U.S. operator Verizon Communications has confirmed plans to sell its wireline business in 14 states to Connecticut-based Frontier Communications. The transaction, worth US $10.54 billion, is expected to close within 12 months and includes the sale of all of Verizon’s wireline assets in Arizona, Idaho, Illinois, Indiana, Michigan, Nevada, North Carolina, Ohio, Oregon, South Carolina, Washington, West Virginia and Wisconsin, as well as some wirelines in California. These assets give Frontier 4.8 million access lines, doubling its size and making it the largest regional communications provider of voice, broadband and video to rural markets and smaller cities in the U.S. Verizon is holding on to its wireless assets in those 14 states and will retain a landline presence in the Northeast. Additionally, Verizon plans to lease the rights to over 11,300 wireless towers to American Tower Corporation, which will also purchase approximately 165 Verizon towers, for a total payment of US $5 billion.
Verizon is in a tight race to remain the leader in the U.S. telecom market. These deals will give the operator cash to help pay off the US $130 billion debt it incurred from last year’s acquisition of Vodafone’s U.S. wireless assets, as well as to help defray the US $10.4 billion purchase cost of wireless licenses purchased at the U.S. federal spectrum auction that ended on 29 January. It could also be that Verizon is feeling some pressure, perhaps from aggressive price-cutting by some of the other major U.S. operators, perhaps from the recent announcement of Google’s interest in entering the MVNO business.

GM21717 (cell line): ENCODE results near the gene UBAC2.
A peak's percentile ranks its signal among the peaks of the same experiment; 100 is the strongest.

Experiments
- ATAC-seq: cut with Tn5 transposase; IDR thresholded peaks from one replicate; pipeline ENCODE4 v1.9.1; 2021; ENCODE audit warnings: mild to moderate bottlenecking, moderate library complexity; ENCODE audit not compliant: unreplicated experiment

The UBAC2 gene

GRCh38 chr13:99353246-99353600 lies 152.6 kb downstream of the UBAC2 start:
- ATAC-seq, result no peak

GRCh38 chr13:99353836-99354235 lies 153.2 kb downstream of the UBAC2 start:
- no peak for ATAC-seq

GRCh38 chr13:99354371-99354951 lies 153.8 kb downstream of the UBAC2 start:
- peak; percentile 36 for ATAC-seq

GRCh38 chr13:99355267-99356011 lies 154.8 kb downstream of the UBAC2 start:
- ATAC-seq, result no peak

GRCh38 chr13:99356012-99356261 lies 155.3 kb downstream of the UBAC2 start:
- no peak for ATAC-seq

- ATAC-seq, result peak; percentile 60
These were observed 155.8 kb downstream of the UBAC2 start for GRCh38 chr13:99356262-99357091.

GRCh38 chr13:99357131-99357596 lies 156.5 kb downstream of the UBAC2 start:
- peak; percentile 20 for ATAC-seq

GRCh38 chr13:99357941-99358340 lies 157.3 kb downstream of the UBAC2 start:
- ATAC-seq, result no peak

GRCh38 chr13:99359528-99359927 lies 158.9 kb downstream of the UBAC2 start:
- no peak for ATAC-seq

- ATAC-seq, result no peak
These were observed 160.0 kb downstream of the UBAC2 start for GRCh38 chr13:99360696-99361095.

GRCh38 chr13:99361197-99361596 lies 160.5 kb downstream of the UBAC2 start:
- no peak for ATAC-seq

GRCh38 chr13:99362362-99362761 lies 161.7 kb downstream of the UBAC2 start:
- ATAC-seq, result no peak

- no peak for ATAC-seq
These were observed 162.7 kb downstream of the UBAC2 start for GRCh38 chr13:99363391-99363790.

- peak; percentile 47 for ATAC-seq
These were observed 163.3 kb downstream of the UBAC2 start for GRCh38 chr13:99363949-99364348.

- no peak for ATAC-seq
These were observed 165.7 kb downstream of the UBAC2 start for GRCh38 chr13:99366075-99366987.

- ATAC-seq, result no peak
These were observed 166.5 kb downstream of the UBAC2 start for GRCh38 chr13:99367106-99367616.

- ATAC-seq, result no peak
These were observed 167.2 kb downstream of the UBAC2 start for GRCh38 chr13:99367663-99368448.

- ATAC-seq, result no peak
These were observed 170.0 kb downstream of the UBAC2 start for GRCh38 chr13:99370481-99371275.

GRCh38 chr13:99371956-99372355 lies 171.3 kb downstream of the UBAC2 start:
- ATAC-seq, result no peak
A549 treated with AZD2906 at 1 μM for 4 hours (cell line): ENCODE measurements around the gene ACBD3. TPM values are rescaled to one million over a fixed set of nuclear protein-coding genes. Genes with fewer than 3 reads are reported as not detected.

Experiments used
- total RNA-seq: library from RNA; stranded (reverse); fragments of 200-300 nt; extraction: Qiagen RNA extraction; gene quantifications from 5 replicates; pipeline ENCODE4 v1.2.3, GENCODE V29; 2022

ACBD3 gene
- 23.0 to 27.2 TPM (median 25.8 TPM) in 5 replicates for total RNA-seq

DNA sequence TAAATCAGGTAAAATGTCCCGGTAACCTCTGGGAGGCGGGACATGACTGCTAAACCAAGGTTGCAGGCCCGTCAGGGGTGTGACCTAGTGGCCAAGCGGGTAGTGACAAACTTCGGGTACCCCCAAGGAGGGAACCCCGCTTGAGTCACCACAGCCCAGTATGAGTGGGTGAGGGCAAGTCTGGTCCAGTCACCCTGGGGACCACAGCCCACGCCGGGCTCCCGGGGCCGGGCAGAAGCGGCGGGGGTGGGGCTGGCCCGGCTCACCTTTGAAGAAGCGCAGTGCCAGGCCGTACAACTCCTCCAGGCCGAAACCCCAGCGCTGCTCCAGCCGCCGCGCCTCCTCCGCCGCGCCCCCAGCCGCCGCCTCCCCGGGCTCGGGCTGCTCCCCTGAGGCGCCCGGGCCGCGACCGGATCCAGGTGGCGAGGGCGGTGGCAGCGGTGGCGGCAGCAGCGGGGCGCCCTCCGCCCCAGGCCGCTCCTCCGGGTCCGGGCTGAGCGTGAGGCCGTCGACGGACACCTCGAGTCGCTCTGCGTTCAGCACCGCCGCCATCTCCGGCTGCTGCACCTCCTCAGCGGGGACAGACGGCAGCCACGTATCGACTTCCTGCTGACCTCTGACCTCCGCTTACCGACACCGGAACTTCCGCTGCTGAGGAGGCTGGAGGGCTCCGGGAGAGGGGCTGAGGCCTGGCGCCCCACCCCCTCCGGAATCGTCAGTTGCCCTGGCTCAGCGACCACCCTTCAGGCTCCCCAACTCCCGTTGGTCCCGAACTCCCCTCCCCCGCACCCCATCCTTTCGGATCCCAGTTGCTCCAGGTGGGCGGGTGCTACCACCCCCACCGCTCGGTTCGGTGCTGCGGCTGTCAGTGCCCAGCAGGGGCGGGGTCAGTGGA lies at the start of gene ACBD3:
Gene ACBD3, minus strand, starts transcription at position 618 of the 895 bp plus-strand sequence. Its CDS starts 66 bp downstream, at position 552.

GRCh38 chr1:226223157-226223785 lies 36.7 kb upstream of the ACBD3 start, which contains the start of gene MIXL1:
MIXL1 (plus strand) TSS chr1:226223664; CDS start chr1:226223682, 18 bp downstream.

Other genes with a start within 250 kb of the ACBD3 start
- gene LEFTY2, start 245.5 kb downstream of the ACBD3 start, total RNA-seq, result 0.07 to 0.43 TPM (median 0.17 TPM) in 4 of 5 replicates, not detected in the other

Verizon’s wireless business currently generates 70 percent of the company’s revenues. Verizon is clearly narrowing its focus to its core business: broadband, wireless and internet. It is of particular interest that the cell tower deal gives Verizon the flexibility to use towers only where they need to. As cell technology has evolved, fewer cell towers are needed to provide service. This has led to the use of a build-to-suit model in which rather than owning a portfolio of towers, a mobile operator instead leases space from a tower company that has built a tower specifically for it, located exactly where it is needed. AT&T and T-Mobile have generated sizable funds over the past 5 to 10 years by selling off their portfolios of towers and engaging in build-to-suit with multiple tower companies. It appears that in this case Verizon has decided to follow their example.